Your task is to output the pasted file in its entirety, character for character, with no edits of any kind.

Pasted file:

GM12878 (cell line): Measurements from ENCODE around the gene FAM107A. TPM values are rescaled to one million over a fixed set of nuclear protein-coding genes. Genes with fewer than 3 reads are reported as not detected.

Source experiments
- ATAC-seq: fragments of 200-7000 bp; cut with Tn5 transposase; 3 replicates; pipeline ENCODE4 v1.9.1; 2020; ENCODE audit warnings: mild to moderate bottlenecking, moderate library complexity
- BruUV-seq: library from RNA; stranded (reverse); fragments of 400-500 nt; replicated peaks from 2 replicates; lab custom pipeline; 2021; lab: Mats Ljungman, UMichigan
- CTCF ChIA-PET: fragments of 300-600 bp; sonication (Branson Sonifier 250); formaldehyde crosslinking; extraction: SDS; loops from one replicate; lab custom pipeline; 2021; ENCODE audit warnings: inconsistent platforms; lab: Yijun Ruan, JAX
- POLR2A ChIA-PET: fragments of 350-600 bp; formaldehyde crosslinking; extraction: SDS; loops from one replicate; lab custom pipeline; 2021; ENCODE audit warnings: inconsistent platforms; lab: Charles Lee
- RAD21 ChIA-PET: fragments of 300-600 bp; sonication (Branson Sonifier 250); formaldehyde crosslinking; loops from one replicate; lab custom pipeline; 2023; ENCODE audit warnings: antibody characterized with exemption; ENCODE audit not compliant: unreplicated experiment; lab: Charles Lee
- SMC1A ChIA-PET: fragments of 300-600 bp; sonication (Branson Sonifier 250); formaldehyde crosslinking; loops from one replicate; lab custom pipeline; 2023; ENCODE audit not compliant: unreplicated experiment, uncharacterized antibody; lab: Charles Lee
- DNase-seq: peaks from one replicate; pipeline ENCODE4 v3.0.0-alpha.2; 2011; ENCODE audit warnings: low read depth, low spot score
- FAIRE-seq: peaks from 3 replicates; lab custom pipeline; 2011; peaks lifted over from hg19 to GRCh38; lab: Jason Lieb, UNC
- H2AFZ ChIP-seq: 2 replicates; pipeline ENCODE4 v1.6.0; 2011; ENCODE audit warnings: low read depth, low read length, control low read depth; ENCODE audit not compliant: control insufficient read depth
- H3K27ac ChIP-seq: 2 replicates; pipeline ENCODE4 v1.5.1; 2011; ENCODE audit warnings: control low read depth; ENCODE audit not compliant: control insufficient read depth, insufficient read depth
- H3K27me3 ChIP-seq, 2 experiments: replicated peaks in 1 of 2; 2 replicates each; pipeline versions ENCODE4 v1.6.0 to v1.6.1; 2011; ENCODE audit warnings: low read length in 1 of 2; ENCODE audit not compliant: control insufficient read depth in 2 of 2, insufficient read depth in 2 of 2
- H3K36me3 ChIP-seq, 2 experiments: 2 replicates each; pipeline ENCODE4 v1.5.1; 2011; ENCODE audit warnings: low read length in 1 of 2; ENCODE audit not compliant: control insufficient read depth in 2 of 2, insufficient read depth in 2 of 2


GM12878 (cell line): Measurements from ENCODE around the gene FAM107A. TPM values are rescaled to one million over a fixed set of nuclear protein-coding genes. Genes with fewer than 3 reads are reported as not detected.

Source experiments
- ATAC-seq: fragments of 200-7000 bp; cut with Tn5 transposase; 3 replicates; pipeline ENCODE4 v1.9.1; 2020; ENCODE audit warnings: mild to moderate bottlenecking, moderate library complexity
- BruUV-seq: library from RNA; stranded (reverse); fragments of 400-500 nt; replicated peaks from 2 replicates; lab custom pipeline; 2021; lab: Mats Ljungman, UMichigan
- CTCF ChIA-PET: fragments of 300-600 bp; sonication (Branson Sonifier 250); formaldehyde crosslinking; extraction: SDS; loops from one replicate; lab custom pipeline; 2021; ENCODE audit warnings: inconsistent platforms; lab: Yijun Ruan, JAX
- POLR2A ChIA-PET: fragments of 350-600 bp; formaldehyde crosslinking; extraction: SDS; loops from one replicate; lab custom pipeline; 2021; ENCODE audit warnings: inconsistent platforms; lab: Charles Lee
- RAD21 ChIA-PET: fragments of 300-600 bp; sonication (Branson Sonifier 250); formaldehyde crosslinking; loops from one replicate; lab custom pipeline; 2023; ENCODE audit warnings: antibody characterized with exemption; ENCODE audit not compliant: unreplicated experiment; lab: Charles Lee
- SMC1A ChIA-PET: fragments of 300-600 bp; sonication (Branson Sonifier 250); formaldehyde crosslinking; loops from one replicate; lab custom pipeline; 2023; ENCODE audit not compliant: unreplicated experiment, uncharacterized antibody; lab: Charles Lee
- DNase-seq: peaks from one replicate; pipeline ENCODE4 v3.0.0-alpha.2; 2011; ENCODE audit warnings: low read depth, low spot score
- FAIRE-seq: peaks from 3 replicates; lab custom pipeline; 2011; peaks lifted over from hg19 to GRCh38; lab: Jason Lieb, UNC
- H2AFZ ChIP-seq: 2 replicates; pipeline ENCODE4 v1.6.0; 2011; ENCODE audit warnings: low read depth, low read length, control low read depth; ENCODE audit not compliant: control insufficient read depth
- H3K27ac ChIP-seq: 2 replicates; pipeline ENCODE4 v1.5.1; 2011; ENCODE audit warnings: control low read depth; ENCODE audit not compliant: control insufficient read depth, insufficient read depth
- H3K27me3 ChIP-seq, 2 experiments: replicated peaks in 1 of 2; 2 replicates each; pipeline versions ENCODE4 v1.6.0 to v1.6.1; 2011; ENCODE audit warnings: low read length in 1 of 2; ENCODE audit not compliant: control insufficient read depth in 2 of 2, insufficient read depth in 2 of 2
- H3K36me3 ChIP-seq, 2 experiments: 2 replicates each; pipeline ENCODE4 v1.5.1; 2011; ENCODE audit warnings: low read length in 1 of 2; ENCODE audit not compliant: control insufficient read depth in 2 of 2, insufficient read depth in 2 of 2